Fashion Show

How can this sort of activity be held without encouraging people to focus on and overemphasize appearances?

There is nothing in LDS beliefs that suggests this is a good idea, only a bad one.

Game Night

Most games nights never have a gospel centered purpose, which is what the Handbook encourages.

It is a contradiction to disparage computer games but encourage ward game nights.

Any games take up time that could be directed to a better purpose. If it costs people's time, make certain it is a worthy purpose.

Trip to Nauvoo/EFY/Time Out For Women Etc.

There is nothing inherently wrong with these activities. However, wards and stakes are planning elaborate Nauvoo trips that either blow entire budgets or make it necessary to raid every auxiliaries' budget to fund them.

These types of activities are discouraged in the Handbook. Once is an exception. More than that is intentional disobedience.

Activities like Especially For Youth and Time Out For Women foster the idea that spirituality can be purchased. Unfortunately, this means that it can be purchased only by those with money to do it. Leave them to their own publicity efforts and the discretion of individual members.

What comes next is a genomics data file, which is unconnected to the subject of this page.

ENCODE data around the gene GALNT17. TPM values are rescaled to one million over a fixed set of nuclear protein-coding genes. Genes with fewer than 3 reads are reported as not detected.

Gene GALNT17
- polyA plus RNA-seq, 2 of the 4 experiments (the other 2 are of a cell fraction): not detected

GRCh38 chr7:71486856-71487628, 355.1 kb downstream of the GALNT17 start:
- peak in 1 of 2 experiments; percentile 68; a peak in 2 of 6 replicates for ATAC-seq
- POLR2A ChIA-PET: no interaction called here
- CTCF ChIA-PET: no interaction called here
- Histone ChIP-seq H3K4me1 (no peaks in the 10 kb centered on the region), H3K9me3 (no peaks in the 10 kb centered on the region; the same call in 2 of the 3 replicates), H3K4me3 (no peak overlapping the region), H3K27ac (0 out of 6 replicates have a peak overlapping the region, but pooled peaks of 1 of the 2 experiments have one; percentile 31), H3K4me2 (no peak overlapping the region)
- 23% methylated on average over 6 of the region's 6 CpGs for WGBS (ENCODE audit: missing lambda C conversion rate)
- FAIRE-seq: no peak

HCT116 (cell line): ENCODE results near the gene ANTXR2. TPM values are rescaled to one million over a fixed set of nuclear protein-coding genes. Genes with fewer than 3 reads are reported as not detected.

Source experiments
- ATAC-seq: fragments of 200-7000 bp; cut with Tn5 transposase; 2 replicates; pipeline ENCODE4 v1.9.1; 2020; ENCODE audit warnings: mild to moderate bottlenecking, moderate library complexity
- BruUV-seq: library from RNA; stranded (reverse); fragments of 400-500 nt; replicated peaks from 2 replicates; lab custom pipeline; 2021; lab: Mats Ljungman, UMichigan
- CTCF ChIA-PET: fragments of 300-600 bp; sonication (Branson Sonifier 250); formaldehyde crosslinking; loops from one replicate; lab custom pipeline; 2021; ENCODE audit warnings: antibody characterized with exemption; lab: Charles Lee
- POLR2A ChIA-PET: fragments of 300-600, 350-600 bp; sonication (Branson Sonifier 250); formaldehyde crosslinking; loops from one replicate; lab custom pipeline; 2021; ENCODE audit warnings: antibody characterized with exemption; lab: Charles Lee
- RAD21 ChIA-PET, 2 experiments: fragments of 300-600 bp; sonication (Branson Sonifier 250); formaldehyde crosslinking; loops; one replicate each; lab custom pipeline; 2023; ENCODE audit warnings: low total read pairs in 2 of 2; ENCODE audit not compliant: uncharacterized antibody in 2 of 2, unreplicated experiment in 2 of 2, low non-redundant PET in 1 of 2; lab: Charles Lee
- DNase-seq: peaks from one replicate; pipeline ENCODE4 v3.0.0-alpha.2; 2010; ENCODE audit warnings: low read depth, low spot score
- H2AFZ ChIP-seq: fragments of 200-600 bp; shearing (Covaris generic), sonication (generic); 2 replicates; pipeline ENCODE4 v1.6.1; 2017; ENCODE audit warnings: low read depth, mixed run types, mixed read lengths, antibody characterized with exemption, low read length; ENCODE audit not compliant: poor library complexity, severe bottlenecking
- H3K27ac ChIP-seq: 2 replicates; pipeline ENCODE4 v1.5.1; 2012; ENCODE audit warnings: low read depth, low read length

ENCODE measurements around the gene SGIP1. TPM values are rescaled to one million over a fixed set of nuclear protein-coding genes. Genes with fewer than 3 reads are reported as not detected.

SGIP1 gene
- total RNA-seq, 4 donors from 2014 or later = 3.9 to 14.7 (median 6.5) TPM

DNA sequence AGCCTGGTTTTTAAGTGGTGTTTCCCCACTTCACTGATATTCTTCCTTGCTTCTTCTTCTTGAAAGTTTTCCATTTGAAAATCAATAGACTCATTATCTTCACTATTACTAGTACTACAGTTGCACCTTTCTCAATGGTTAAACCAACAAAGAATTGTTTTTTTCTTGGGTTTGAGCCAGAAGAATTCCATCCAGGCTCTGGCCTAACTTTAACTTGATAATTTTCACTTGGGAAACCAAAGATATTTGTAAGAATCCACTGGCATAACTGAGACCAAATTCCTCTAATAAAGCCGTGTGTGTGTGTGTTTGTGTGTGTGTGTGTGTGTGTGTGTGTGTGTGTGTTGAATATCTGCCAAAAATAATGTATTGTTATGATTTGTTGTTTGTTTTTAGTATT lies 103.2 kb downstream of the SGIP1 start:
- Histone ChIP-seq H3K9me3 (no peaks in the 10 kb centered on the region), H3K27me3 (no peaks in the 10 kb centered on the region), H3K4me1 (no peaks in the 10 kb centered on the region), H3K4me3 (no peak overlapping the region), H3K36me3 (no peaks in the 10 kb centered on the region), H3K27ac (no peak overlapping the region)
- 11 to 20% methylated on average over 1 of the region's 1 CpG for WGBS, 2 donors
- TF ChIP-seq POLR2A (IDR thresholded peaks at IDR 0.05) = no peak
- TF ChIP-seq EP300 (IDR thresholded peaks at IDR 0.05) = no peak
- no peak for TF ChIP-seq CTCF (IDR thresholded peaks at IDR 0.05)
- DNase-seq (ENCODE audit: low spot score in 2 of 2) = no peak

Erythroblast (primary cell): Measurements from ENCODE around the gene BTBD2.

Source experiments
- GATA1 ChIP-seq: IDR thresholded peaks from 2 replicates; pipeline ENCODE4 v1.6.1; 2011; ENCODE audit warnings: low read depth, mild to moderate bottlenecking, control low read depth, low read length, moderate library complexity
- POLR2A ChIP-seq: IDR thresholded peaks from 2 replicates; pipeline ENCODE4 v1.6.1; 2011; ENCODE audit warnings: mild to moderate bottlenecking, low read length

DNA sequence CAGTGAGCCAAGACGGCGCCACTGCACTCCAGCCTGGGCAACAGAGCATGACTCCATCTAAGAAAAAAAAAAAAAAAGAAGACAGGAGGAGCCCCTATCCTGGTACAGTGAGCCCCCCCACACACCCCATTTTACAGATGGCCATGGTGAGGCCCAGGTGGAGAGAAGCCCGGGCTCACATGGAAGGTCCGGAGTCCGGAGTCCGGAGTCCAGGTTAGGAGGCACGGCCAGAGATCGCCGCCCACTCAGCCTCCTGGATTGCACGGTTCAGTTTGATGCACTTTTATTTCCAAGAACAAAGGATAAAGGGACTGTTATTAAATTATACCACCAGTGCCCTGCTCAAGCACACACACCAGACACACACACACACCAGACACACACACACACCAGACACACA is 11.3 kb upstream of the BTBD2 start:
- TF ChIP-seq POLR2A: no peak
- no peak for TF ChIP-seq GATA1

We should preserve our memories. We have been told to keep journals and share our histories with our posterity. However, this does not mean we have to spend large amounts of money doing it.

Scrapbooking is just one option. Frankly, in a digital world, it is a rather poor option. Digital options have exploded exponentially. Do not lead people to think that scrapbooking is endorsed by the Church.

Christmas Party

Christmas parties inevitably emphasize the commercial aspects of Christmas, rather than celebrating the birth of our Savior.

Make Christ's birth the focus and you will probably decide that most typical ideas distract from this sacred purpose, rather than build on it.

Emergency Preparedness Fair

This activity has been done to excess. Most people have piles of paper on this subject they have picked up at prior fairs. Most people never read or apply the information they have.

When they do read it and try to apply it all, they discover that much of the information they have conflicts with itself. They do not know what to believe and they do not know how to resolves these contradictions.

Sadly, much of the information spread at these fairs comes from unreliable sources. Few of these fairs have competent people involved.

Family History Fair

In the past, these sorts of events made sense. On a paper system, or one augmented with microfilm, you could adequately instruct people on how to do the basics.

Currently, the Church has made so many training videos and other helps that it is simply redundant to duplicate all this at the local level. People can find digital assistance at their fingertips. Local events like this do not need to be held any more.

Use care in whatever way you encourage local fellowship in the Church. Good intentions do not automatically result in good activities.